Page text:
A further interest rate rise is widely expected in March following the Reserve Bank of Australia’s (RBA) decision on Tuesday (February 7) to lift the cash rate to 3.35%.
It is the highest level for the cash rate since September 2012.
In announcing a 25 basis point lift, the RBA board said it expected more rate hikes in coming months to return inflation to its target.
Inflation is sitting at 7.8% – its highest level since 1990 – and the central bank is aiming to get it back within its target band of 2% to 3%.
“High inflation makes life difficult for people and damages the functioning of the economy,” the RBA said in its statement on Tuesday.
“If high inflation were to become entrenched in people’s expectations, it would be very costly to reduce later.”
Federal Treasurer Jim Chalmers said there is growing evidence inflation is expected to have peaked and is starting to moderate.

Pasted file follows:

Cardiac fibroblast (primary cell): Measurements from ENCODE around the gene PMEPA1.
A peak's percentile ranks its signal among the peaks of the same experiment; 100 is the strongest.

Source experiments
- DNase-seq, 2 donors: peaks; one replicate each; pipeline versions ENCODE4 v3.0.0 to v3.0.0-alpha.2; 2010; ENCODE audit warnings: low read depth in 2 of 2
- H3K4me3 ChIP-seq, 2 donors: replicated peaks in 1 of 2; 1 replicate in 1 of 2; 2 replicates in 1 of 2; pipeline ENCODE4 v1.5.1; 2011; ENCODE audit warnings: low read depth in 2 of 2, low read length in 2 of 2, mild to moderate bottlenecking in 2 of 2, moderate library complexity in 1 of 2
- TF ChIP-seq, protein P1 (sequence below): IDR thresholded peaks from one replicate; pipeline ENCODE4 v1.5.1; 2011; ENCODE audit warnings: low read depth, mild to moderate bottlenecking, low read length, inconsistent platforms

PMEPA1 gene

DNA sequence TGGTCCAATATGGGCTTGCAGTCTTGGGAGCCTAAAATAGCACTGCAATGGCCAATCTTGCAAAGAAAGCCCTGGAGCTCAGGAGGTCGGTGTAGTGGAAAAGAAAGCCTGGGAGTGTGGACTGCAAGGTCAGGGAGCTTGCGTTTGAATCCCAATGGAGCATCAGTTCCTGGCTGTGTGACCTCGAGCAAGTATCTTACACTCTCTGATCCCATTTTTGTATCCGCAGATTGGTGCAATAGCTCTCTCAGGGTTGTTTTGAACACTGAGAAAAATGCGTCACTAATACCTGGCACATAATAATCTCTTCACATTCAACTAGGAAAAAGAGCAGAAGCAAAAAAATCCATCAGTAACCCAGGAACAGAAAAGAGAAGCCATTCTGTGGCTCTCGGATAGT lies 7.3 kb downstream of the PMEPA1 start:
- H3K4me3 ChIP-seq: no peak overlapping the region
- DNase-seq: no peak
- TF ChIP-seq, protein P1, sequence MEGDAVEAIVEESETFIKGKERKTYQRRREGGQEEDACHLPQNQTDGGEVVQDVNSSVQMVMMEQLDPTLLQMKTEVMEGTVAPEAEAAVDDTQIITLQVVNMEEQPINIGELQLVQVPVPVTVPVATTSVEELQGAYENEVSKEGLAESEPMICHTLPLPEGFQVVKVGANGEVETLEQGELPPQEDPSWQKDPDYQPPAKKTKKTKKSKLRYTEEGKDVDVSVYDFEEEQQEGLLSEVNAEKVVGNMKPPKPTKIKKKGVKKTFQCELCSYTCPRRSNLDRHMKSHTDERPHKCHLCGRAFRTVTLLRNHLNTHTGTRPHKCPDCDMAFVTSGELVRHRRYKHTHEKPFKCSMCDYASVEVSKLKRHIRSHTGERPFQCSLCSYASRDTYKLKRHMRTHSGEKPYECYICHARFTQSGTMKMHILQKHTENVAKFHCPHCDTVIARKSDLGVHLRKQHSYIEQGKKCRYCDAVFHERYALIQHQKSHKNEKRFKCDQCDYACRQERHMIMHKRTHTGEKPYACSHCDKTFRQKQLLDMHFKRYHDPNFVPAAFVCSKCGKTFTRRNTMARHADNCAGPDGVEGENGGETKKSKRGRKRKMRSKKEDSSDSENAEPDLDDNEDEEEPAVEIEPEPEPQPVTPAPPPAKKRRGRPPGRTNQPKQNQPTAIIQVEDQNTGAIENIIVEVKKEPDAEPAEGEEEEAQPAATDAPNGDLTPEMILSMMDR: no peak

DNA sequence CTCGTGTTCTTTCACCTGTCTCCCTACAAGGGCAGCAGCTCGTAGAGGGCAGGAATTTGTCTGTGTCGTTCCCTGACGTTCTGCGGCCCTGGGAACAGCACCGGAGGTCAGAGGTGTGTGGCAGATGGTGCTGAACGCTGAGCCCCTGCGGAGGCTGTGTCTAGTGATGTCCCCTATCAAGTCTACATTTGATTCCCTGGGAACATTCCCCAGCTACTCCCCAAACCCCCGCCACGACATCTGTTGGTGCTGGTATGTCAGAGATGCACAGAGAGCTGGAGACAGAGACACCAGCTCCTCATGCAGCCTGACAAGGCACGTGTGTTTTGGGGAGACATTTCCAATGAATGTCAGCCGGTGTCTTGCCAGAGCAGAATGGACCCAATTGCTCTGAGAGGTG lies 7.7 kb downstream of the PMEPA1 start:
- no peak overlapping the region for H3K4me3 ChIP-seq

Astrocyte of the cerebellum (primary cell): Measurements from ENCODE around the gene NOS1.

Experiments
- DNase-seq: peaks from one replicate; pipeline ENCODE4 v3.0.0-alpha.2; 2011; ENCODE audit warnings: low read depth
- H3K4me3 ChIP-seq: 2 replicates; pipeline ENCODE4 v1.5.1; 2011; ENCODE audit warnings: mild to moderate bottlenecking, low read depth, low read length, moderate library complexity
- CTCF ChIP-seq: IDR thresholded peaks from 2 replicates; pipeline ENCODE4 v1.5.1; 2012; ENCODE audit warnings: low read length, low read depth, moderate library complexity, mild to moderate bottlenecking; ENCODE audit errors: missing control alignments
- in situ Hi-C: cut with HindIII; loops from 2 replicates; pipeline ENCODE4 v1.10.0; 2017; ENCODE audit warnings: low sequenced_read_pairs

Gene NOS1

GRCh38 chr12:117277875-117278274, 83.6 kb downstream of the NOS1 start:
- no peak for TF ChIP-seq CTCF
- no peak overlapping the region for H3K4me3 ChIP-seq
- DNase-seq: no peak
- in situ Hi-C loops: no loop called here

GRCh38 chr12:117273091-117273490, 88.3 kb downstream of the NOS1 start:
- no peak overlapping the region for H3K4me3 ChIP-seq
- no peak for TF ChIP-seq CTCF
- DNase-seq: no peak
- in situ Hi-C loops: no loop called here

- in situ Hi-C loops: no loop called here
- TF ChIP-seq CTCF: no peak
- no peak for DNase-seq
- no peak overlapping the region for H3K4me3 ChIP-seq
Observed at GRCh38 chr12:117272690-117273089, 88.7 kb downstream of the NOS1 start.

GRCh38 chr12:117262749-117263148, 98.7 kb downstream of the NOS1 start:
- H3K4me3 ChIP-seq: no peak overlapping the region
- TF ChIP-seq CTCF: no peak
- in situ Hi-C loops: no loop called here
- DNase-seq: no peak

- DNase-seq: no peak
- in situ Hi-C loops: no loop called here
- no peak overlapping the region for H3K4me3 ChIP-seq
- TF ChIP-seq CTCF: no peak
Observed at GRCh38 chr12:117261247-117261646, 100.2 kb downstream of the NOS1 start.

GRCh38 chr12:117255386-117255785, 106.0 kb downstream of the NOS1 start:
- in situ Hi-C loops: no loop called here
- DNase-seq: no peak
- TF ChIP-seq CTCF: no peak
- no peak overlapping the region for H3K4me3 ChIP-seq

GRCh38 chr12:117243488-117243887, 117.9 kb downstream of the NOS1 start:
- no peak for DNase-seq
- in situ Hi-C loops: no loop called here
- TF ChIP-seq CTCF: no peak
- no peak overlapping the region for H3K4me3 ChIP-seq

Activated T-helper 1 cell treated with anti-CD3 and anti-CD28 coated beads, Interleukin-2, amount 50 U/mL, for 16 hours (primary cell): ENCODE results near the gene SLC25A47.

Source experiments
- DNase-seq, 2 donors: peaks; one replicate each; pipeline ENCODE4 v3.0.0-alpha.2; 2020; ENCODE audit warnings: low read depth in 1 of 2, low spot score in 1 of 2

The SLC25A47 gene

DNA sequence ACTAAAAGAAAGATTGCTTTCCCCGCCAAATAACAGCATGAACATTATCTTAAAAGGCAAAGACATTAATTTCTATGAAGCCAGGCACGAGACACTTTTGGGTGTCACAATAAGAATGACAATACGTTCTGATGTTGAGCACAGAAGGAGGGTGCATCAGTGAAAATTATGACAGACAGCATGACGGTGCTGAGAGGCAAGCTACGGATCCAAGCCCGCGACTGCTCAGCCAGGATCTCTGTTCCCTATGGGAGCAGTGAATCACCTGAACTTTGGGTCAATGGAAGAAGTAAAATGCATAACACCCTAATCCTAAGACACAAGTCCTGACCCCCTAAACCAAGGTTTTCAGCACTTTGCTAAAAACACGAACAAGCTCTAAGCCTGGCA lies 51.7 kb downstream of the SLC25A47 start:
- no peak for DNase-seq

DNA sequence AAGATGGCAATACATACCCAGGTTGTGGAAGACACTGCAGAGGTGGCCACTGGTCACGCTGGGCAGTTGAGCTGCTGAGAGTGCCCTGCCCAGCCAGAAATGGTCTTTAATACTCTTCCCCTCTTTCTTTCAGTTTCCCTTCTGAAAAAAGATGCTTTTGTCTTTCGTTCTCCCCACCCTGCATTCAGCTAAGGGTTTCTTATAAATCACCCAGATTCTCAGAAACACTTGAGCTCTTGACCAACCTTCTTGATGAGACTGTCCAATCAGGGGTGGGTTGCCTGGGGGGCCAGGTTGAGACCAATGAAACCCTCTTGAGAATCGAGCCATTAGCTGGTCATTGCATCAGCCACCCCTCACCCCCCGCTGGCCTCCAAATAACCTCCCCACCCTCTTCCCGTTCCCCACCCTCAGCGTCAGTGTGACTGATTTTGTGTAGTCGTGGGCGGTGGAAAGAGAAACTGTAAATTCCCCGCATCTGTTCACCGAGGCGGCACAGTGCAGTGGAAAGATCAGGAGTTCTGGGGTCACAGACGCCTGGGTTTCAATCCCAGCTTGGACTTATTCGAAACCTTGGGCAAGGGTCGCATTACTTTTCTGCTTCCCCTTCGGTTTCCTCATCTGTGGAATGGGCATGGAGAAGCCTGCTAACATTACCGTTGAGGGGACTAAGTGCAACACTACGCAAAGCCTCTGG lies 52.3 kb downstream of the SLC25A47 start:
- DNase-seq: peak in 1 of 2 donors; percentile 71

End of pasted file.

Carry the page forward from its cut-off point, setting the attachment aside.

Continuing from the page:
“It’s our job to focus on the broader pressures that are coming at us from around the world and being felt around the kitchen tables of this country,” Dr. Chalmers told parliament.
He said the government’s plan involves delivering cost-of-living relief that did not add to inflation, dealing with supply chain issues and showing budget spending restraint.
Financial comparison site RateCity says the average borrower with a $500,000 loan is now paying an extra $908 a month since the start of the interest rate hikes last May.
For a $750,000 loan, the latest rate increase will require $1362 more a month since May.
The RBA said global inflation remained “very high” but was moderating in response to lower energy prices, the resolution of supply chain problems and the tightening of monetary policy.
It forecast inflation measured in the consumer price index would decline to 4.75% this year and to about 3% by mid-2025.
With Australian Associated Press